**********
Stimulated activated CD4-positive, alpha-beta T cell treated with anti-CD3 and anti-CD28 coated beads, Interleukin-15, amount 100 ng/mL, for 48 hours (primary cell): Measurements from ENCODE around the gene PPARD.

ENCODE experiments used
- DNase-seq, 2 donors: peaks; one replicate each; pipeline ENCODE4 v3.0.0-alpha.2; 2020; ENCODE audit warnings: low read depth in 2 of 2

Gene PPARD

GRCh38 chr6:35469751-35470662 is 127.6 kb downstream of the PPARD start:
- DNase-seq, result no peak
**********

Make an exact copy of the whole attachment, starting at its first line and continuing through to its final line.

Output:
Stimulated activated CD4-positive, alpha-beta T cell treated with anti-CD3 and anti-CD28 coated beads, Interleukin-15, amount 100 ng/mL, for 48 hours (primary cell): Measurements from ENCODE around the gene PPARD.

ENCODE experiments used
- DNase-seq, 2 donors: peaks; one replicate each; pipeline ENCODE4 v3.0.0-alpha.2; 2020; ENCODE audit warnings: low read depth in 2 of 2

Gene PPARD

GRCh38 chr6:35469751-35470662 is 127.6 kb downstream of the PPARD start:
- DNase-seq, result no peak